Austria declared war on France in August 1813 and by the Autumn the Royal Navy enjoyed unopposed domination over the Adriatic sea. Working in conjunction with the Austrian armies now invading the Illyrian Provinces and Northern Italy, Rear Admiral Thomas Fremantle's ships were able to rapidly transport British and Austrian troops from one point to another, forcing the surrender of the strategic ports one after another December.[3] Captain William Hoste with his ship HMS Bacchante (38 guns) had already captured the mountain fortress of Kotor with the help of Montenegrin forces in early January. After this victory Hoste along with HMS Saracen an 18 gun brig, immediately sailed to Ragusa a which was under a dubious blockade by Austrian forces under General Todor Milutinović.

Milutinović's forces were not just dealing with the French but had to endure discontent with a number Ragusan rebels with his force and trying to keep them under control. The French under command of Joseph Montrichard had less than 600 men left in the entire region after losing over a third of his men who had defected since the war with Austria began.[4]:141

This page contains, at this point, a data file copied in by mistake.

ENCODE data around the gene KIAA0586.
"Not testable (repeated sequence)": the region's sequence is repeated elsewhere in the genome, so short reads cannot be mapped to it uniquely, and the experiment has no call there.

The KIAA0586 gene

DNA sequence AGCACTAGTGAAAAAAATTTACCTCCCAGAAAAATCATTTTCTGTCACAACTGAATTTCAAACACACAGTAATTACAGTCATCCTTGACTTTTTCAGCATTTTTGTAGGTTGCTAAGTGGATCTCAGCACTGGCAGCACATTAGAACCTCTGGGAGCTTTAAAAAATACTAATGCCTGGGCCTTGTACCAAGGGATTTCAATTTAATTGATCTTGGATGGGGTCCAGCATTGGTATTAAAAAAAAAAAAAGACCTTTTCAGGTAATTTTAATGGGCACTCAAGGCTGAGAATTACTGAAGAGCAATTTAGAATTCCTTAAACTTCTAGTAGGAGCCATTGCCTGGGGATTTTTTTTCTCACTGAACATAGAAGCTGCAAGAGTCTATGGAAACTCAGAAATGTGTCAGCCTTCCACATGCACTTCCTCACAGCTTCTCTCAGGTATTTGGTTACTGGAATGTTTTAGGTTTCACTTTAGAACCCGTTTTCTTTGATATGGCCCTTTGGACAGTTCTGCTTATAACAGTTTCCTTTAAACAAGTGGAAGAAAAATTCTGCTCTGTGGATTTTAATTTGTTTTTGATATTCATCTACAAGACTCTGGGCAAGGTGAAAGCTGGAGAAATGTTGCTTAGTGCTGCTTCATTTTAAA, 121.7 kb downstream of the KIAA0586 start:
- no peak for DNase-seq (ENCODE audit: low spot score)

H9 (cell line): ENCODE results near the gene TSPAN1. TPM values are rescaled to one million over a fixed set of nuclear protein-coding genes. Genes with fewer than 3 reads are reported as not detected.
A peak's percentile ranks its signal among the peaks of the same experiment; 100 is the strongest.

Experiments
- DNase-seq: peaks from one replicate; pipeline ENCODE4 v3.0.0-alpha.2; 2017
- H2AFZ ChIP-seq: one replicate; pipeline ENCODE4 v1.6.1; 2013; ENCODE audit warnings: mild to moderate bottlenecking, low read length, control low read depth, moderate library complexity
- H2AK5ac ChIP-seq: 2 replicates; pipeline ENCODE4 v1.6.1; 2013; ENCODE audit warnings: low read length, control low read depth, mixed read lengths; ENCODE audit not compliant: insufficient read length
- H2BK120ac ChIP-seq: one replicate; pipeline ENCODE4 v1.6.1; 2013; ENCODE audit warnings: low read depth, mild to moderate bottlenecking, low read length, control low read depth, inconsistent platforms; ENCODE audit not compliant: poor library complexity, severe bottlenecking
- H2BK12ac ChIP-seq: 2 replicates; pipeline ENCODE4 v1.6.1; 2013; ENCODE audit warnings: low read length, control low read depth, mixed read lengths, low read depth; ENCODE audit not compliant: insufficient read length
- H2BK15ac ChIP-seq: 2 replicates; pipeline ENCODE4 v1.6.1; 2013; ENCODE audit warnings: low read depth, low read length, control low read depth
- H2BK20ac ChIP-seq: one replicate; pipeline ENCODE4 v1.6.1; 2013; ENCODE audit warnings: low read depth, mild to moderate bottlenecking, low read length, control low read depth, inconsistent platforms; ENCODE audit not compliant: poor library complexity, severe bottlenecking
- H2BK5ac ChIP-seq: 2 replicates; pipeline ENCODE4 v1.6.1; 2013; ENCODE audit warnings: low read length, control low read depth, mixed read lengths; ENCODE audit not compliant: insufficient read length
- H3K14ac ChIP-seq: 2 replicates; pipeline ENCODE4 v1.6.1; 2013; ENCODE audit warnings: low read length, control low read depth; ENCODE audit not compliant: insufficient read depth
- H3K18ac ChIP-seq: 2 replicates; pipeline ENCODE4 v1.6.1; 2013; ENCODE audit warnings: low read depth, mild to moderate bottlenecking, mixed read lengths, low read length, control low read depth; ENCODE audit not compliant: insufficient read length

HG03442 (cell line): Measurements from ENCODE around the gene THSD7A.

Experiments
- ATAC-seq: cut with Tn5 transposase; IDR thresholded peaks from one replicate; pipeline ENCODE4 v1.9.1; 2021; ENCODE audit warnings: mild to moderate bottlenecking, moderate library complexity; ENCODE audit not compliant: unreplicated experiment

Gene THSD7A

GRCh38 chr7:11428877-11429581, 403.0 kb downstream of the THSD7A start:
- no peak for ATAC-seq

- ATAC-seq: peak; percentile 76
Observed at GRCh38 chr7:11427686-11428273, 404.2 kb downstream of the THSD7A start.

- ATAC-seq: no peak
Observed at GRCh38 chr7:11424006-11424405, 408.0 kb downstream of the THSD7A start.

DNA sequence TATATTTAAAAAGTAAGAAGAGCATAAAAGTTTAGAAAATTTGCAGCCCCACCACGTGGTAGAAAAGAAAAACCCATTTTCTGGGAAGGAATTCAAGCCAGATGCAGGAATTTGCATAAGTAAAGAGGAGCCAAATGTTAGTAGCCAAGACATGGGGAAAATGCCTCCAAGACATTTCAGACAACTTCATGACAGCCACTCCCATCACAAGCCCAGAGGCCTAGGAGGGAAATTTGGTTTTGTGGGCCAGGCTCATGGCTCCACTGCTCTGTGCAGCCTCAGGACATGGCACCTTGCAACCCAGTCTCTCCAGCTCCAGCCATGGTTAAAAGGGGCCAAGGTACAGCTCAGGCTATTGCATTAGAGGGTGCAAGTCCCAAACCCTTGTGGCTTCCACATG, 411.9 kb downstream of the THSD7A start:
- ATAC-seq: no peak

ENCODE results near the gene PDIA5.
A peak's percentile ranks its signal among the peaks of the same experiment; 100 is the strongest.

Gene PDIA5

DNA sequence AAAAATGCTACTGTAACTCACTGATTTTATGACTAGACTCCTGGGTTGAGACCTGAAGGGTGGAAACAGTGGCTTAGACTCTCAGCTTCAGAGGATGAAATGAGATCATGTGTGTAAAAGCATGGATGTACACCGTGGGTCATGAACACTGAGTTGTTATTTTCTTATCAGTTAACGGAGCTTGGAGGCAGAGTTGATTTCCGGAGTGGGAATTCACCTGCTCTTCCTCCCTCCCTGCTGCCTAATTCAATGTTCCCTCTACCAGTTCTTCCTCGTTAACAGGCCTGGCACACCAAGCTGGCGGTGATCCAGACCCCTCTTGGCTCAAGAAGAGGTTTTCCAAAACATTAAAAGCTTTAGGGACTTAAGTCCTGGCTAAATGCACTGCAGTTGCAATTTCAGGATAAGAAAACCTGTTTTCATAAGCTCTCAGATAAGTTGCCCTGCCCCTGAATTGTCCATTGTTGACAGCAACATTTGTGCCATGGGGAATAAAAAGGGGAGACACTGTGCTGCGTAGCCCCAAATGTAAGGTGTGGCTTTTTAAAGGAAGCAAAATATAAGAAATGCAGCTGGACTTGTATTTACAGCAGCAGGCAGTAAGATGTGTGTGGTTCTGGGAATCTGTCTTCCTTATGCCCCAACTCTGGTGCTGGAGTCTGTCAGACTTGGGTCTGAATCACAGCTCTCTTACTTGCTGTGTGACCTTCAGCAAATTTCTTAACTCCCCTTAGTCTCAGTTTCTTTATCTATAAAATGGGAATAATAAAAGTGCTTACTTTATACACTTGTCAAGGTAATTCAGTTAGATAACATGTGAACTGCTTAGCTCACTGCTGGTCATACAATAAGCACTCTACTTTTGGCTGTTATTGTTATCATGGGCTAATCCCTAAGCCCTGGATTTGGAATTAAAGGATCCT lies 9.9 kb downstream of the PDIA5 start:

When Bacchante arrived at Ragusa on 19 January Hoste landed and visited Milutinovitch to see the situation. He had with him two Croat battalions of 400 men but they were without artillery, so Hoste improvised.[5] On the morning of the 22nd Hoste immediately went into action and four mortars and two guns were landed and opened fire on San Lorenzo fort and the defences of the town. The French answered with a heavy fire from all batteries and Hoste soon knew that Ragusa would not be easy to take.[6] Hoping to use the same successful tactics that won him Kotor, Hoste set about the task of seeking strategic positions. He soon eyed the forts and positions on the hill of Srđ overlooking the town and the nearby Lokrum island east of the town. By taking these positions he knew Ragusa would not last long under siege; Milutinović agreed with him.[4]:139